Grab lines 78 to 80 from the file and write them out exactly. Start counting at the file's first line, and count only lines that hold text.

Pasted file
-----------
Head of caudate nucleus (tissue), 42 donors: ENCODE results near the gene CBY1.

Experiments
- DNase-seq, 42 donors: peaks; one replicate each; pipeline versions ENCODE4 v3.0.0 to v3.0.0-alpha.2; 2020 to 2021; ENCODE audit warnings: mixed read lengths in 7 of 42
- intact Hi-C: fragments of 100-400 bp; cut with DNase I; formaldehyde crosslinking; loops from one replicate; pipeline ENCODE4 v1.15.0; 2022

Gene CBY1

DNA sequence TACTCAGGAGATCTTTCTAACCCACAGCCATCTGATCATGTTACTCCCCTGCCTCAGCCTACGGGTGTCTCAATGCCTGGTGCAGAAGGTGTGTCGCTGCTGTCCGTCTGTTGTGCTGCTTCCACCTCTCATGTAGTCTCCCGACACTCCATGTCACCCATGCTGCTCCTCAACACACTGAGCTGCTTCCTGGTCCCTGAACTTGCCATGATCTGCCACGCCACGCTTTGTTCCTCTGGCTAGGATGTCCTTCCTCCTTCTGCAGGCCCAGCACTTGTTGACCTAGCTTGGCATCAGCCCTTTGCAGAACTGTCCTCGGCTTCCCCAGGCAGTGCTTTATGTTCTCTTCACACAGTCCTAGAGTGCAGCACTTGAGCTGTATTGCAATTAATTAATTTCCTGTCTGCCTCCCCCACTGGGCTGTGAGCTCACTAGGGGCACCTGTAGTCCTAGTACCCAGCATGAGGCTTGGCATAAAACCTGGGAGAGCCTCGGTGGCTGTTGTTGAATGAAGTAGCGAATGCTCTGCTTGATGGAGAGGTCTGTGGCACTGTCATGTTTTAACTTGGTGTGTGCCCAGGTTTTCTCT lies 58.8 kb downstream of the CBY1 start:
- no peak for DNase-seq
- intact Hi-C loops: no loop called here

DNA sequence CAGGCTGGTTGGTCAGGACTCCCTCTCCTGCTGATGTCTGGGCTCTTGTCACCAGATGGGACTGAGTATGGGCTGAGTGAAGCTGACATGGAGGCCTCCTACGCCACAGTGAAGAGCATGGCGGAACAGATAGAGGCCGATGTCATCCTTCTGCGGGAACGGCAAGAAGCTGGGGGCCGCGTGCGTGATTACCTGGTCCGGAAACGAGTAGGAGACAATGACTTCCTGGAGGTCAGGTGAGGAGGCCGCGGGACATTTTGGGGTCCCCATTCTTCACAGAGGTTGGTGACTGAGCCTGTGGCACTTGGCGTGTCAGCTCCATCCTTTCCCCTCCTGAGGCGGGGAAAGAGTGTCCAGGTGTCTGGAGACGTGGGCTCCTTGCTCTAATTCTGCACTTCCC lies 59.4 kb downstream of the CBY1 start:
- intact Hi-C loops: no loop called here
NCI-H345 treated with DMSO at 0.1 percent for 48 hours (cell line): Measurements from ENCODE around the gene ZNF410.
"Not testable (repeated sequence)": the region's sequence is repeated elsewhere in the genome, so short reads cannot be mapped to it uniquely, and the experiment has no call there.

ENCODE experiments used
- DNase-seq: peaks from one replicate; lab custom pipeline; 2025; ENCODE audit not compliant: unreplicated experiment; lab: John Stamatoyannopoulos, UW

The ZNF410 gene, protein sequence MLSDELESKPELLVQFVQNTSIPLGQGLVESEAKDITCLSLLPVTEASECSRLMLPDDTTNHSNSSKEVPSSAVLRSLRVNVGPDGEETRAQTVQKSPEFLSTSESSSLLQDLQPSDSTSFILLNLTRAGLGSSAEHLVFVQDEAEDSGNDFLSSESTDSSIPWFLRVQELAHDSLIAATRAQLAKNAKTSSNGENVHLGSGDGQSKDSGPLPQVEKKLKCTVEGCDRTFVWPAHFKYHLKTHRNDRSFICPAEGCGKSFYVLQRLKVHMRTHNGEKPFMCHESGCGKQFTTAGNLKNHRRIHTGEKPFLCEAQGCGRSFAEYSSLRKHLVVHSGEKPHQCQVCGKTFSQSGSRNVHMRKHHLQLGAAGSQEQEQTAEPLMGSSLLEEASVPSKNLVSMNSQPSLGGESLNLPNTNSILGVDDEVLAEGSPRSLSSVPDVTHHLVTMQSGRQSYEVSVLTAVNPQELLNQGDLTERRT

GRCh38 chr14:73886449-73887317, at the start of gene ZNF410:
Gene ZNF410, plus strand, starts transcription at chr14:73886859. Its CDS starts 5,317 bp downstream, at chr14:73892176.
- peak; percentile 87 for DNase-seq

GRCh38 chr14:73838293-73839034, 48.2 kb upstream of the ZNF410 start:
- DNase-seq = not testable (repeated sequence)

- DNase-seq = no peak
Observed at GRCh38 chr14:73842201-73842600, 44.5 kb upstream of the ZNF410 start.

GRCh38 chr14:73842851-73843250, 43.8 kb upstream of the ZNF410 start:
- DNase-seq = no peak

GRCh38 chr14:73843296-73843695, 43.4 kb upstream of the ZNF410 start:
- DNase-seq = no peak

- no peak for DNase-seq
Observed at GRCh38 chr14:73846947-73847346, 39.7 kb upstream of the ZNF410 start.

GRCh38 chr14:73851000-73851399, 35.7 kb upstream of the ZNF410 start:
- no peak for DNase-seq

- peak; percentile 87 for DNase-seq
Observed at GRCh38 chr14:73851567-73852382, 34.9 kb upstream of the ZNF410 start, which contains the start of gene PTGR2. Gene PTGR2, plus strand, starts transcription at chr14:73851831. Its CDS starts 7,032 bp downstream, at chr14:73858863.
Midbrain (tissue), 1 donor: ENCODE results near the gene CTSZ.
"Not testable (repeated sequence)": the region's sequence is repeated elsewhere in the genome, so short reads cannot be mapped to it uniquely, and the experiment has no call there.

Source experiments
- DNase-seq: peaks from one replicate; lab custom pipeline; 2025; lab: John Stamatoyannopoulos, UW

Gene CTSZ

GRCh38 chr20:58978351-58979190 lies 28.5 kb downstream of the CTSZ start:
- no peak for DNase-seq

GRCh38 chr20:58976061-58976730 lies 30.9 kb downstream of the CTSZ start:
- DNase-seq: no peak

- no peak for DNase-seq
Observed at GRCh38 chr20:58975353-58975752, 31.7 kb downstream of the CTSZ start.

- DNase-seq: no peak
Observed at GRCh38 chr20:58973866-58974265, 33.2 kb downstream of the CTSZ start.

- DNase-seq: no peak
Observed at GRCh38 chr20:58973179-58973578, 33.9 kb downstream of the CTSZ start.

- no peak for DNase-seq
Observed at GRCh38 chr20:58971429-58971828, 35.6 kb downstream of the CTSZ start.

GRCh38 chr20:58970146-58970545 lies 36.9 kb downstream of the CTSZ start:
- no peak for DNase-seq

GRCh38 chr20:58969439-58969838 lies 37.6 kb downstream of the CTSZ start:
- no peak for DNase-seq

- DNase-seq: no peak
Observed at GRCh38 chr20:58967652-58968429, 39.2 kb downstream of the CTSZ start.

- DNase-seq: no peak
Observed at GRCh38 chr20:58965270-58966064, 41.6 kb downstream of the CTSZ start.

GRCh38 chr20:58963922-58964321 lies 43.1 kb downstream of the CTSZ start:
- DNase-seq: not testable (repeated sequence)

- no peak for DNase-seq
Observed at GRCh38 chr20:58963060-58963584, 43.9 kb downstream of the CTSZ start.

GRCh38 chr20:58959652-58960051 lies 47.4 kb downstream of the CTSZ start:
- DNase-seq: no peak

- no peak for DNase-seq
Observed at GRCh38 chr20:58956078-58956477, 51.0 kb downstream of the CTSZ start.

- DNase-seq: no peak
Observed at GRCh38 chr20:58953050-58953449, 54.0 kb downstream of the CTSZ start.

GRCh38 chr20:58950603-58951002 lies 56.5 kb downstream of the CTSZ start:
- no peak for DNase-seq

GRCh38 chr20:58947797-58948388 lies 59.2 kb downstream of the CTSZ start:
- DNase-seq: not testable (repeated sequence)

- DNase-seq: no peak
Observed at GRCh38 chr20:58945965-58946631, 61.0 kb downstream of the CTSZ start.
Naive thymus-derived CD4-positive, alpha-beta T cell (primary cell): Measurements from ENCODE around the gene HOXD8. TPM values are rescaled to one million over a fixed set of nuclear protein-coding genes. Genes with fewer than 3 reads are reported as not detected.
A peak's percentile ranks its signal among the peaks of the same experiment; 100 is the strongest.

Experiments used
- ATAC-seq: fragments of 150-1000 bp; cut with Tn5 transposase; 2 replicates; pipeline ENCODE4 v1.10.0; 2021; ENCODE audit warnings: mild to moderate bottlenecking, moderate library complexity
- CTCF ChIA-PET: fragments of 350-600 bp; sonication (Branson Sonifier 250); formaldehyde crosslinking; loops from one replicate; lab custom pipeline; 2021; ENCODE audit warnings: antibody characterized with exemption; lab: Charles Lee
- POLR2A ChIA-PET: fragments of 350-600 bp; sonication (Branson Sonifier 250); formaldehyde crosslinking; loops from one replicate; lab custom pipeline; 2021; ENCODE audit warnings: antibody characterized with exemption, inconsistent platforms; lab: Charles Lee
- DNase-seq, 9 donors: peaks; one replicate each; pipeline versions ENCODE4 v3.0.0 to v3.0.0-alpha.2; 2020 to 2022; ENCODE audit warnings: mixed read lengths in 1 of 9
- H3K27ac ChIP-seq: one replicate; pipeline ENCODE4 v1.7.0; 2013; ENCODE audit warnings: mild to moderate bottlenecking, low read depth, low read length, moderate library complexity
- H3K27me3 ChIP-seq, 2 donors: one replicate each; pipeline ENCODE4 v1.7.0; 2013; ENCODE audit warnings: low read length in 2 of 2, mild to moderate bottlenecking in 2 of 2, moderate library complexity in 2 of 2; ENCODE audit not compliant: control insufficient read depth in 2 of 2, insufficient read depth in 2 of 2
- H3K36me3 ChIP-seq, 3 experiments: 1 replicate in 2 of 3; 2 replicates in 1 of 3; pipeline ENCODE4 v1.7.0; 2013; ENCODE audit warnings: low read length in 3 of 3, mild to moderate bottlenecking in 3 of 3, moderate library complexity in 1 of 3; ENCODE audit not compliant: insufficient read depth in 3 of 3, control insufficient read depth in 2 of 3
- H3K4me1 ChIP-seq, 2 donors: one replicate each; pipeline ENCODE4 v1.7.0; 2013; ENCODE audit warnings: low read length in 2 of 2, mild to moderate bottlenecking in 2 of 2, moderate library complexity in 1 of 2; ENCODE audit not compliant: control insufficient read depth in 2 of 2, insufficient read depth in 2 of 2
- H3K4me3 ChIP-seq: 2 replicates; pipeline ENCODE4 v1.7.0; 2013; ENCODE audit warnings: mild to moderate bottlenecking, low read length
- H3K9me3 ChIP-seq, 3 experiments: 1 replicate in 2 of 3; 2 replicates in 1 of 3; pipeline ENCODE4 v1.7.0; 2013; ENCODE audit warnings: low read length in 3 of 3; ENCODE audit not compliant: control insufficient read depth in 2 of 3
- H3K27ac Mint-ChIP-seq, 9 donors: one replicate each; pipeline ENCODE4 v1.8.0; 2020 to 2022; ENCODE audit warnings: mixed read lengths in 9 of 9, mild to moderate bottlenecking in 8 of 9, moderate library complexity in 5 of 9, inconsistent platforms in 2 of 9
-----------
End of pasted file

- CTCF ChIA-PET: fragments of 350-600 bp; sonication (Branson Sonifier 250); formaldehyde crosslinking; loops from one replicate; lab custom pipeline; 2021; ENCODE audit warnings: antibody characterized with exemption; lab: Charles Lee
- POLR2A ChIA-PET: fragments of 350-600 bp; sonication (Branson Sonifier 250); formaldehyde crosslinking; loops from one replicate; lab custom pipeline; 2021; ENCODE audit warnings: antibody characterized with exemption, inconsistent platforms; lab: Charles Lee
- DNase-seq, 9 donors: peaks; one replicate each; pipeline versions ENCODE4 v3.0.0 to v3.0.0-alpha.2; 2020 to 2022; ENCODE audit warnings: mixed read lengths in 1 of 9